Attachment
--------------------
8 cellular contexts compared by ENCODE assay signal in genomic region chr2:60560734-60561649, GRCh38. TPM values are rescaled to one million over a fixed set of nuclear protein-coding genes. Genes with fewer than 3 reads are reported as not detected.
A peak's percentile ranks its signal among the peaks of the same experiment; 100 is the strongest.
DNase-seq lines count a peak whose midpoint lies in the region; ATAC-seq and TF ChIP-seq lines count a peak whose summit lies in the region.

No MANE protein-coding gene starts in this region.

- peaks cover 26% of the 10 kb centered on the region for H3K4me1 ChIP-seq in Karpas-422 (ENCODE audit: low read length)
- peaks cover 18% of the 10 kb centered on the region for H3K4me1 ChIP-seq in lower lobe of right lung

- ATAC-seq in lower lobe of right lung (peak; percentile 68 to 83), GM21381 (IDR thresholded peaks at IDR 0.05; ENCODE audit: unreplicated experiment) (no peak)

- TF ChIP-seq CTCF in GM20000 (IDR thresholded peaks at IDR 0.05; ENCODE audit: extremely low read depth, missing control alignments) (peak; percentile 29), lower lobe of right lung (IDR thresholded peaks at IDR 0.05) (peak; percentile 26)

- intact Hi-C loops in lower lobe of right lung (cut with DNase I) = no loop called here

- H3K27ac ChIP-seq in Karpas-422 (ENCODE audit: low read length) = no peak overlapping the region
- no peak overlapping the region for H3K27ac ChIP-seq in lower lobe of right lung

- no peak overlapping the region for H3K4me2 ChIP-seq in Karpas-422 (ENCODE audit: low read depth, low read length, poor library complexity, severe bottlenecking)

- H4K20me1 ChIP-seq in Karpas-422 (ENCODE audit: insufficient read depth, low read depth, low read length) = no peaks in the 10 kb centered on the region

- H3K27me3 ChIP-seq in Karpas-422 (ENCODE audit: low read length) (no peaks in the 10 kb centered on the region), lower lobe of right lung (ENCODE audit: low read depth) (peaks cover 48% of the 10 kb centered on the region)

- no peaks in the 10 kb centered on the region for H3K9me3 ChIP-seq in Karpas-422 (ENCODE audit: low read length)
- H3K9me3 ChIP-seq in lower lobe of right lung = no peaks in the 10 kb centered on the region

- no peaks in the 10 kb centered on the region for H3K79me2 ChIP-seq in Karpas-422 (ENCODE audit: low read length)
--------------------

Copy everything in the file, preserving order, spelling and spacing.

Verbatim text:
8 cellular contexts compared by ENCODE assay signal in genomic region chr2:60560734-60561649, GRCh38. TPM values are rescaled to one million over a fixed set of nuclear protein-coding genes. Genes with fewer than 3 reads are reported as not detected.
A peak's percentile ranks its signal among the peaks of the same experiment; 100 is the strongest.
DNase-seq lines count a peak whose midpoint lies in the region; ATAC-seq and TF ChIP-seq lines count a peak whose summit lies in the region.

No MANE protein-coding gene starts in this region.

- peaks cover 26% of the 10 kb centered on the region for H3K4me1 ChIP-seq in Karpas-422 (ENCODE audit: low read length)
- peaks cover 18% of the 10 kb centered on the region for H3K4me1 ChIP-seq in lower lobe of right lung

- ATAC-seq in lower lobe of right lung (peak; percentile 68 to 83), GM21381 (IDR thresholded peaks at IDR 0.05; ENCODE audit: unreplicated experiment) (no peak)

- TF ChIP-seq CTCF in GM20000 (IDR thresholded peaks at IDR 0.05; ENCODE audit: extremely low read depth, missing control alignments) (peak; percentile 29), lower lobe of right lung (IDR thresholded peaks at IDR 0.05) (peak; percentile 26)

- intact Hi-C loops in lower lobe of right lung (cut with DNase I) = no loop called here

- H3K27ac ChIP-seq in Karpas-422 (ENCODE audit: low read length) = no peak overlapping the region
- no peak overlapping the region for H3K27ac ChIP-seq in lower lobe of right lung

- no peak overlapping the region for H3K4me2 ChIP-seq in Karpas-422 (ENCODE audit: low read depth, low read length, poor library complexity, severe bottlenecking)

- H4K20me1 ChIP-seq in Karpas-422 (ENCODE audit: insufficient read depth, low read depth, low read length) = no peaks in the 10 kb centered on the region

- H3K27me3 ChIP-seq in Karpas-422 (ENCODE audit: low read length) (no peaks in the 10 kb centered on the region), lower lobe of right lung (ENCODE audit: low read depth) (peaks cover 48% of the 10 kb centered on the region)

- no peaks in the 10 kb centered on the region for H3K9me3 ChIP-seq in Karpas-422 (ENCODE audit: low read length)
- H3K9me3 ChIP-seq in lower lobe of right lung = no peaks in the 10 kb centered on the region

- no peaks in the 10 kb centered on the region for H3K79me2 ChIP-seq in Karpas-422 (ENCODE audit: low read length)